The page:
In SD-OCT systems, the system sensitivity depends on the repetition rate of the light source, exposure time of the line-scan camera, and incident power on the sample. However, all these parameters are interrelated. When the exposure time was less than 50 µs, it caused the formation of dark stripes in the OCT images shown in Fig. 6(a) because no laser pulses were detected by the line-scan camera during one exposure period. Additionally, it caused the larger intensity variation between A-scans when the exposure time was less than 100 µs as shown in Fig. 6(b). Therefore, the exposure time was set to 100 µs in our experiments, which corresponded to the duration of the two pulses received by the lines-can camera in one exposure period. Although the maximum repetition rate of the used QS-SCL system was 28 kHz, the laser was most stable during the operation at a repetition rate of 20 kHz. Because the exposure time and repetition rate were set to 100 µs and 20 kHz, respectively, only the incident power on the sample and the reflected power from the reference arm were slightly adjusted to optimize the sensitivity for the reasons mentioned above. However, excessive incident power on the sample or excessive return power of the beam reflected from the reference arm caused intensity saturation of the camera at an exposure time of 100 µs, which further degraded the imaging quality. In this study, 3D OCT imaging conducted at this A-scan rate (10 kHz) may result in the formation of motion artifacts. Moreover, OCTA is based on the estimation of the speckle variance between the two B-scans obtained for the same location, making OCTA imaging a challenging procedure. Although the number of motion artifacts can be decreased by reducing the A-scan number for each B-scan, the imaging quality is accordingly degraded. To effectively eliminate motion artifacts, different methods were used in previous studies, which could be also applicable to the developed UHR-OCT system [42,43].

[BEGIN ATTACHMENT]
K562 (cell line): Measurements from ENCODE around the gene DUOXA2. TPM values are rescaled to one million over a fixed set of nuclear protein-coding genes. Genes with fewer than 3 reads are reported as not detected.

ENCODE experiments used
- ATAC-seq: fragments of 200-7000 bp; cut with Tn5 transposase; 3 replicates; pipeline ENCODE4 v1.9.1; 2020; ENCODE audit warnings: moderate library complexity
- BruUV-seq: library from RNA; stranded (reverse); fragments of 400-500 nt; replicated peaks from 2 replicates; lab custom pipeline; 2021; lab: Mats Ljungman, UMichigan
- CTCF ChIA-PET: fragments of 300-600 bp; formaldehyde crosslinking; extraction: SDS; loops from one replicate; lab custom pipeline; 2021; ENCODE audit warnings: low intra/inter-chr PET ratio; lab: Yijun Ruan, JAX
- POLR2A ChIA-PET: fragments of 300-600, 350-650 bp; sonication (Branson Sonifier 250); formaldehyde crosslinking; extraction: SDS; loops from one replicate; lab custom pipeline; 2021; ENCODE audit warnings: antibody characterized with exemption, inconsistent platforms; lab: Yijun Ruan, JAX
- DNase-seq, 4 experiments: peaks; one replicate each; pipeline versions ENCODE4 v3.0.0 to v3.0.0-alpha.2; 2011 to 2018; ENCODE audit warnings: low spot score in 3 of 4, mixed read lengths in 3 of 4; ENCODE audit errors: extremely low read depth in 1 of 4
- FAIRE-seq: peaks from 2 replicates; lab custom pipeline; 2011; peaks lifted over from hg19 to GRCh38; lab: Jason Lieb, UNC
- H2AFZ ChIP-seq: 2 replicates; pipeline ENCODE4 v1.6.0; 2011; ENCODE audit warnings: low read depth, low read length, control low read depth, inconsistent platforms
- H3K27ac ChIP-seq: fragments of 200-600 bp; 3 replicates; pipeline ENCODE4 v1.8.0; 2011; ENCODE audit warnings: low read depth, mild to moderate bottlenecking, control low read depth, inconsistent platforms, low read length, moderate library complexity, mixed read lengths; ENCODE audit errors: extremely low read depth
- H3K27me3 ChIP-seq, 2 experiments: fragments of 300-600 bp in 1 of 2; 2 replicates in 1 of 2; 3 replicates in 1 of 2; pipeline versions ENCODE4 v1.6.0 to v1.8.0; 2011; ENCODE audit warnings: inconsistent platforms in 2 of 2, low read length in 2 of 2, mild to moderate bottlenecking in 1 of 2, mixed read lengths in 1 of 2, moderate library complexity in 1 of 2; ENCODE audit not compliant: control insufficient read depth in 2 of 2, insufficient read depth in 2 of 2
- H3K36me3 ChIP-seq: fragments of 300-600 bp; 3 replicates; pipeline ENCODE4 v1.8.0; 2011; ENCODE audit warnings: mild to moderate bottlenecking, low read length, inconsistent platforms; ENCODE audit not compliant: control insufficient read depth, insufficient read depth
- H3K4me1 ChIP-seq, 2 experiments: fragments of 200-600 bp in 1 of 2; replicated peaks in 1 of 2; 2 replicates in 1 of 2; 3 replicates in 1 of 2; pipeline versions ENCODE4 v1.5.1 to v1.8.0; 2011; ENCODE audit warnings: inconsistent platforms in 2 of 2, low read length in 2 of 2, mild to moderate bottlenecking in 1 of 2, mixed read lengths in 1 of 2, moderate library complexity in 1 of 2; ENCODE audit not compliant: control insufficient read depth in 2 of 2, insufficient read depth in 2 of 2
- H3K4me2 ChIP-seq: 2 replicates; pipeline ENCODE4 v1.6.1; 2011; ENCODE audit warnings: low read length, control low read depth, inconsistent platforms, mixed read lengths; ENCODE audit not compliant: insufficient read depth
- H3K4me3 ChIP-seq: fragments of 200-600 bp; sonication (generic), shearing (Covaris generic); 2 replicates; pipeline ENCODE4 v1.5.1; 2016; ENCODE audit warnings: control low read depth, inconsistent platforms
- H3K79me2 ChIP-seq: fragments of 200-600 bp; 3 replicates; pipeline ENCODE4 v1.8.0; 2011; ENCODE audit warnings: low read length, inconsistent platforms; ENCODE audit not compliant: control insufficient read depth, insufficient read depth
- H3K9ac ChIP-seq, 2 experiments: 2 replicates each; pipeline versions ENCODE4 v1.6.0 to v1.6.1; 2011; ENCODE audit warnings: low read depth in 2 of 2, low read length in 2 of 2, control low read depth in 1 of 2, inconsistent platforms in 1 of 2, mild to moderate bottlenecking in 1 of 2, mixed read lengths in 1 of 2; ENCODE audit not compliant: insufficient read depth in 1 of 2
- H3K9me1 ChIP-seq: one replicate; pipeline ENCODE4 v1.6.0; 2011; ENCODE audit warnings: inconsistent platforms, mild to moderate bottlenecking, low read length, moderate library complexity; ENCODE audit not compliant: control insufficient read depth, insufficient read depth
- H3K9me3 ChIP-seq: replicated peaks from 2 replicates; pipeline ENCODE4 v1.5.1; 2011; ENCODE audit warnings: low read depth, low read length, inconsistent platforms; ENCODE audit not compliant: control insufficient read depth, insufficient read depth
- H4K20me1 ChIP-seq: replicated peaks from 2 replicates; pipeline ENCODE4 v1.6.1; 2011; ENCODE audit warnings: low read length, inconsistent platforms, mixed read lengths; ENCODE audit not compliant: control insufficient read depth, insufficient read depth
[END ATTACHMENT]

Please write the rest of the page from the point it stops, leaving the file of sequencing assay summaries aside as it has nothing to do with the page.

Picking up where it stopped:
Compared to conventional OCT systems, UHR-OCT is able to detect more specific and detailed features of biological tissue. However, the light sources commonly used for UHR-OCT such as femtosecond lasers and ML-SCLs are difficult to be widely implemented for clinical applications because of the bulky size and the high cost. In contrast, commercially available QS-SCLs have the advantages of the smaller size and the much lower cost, making clinical applications in ophthalmology and dermatology feasible.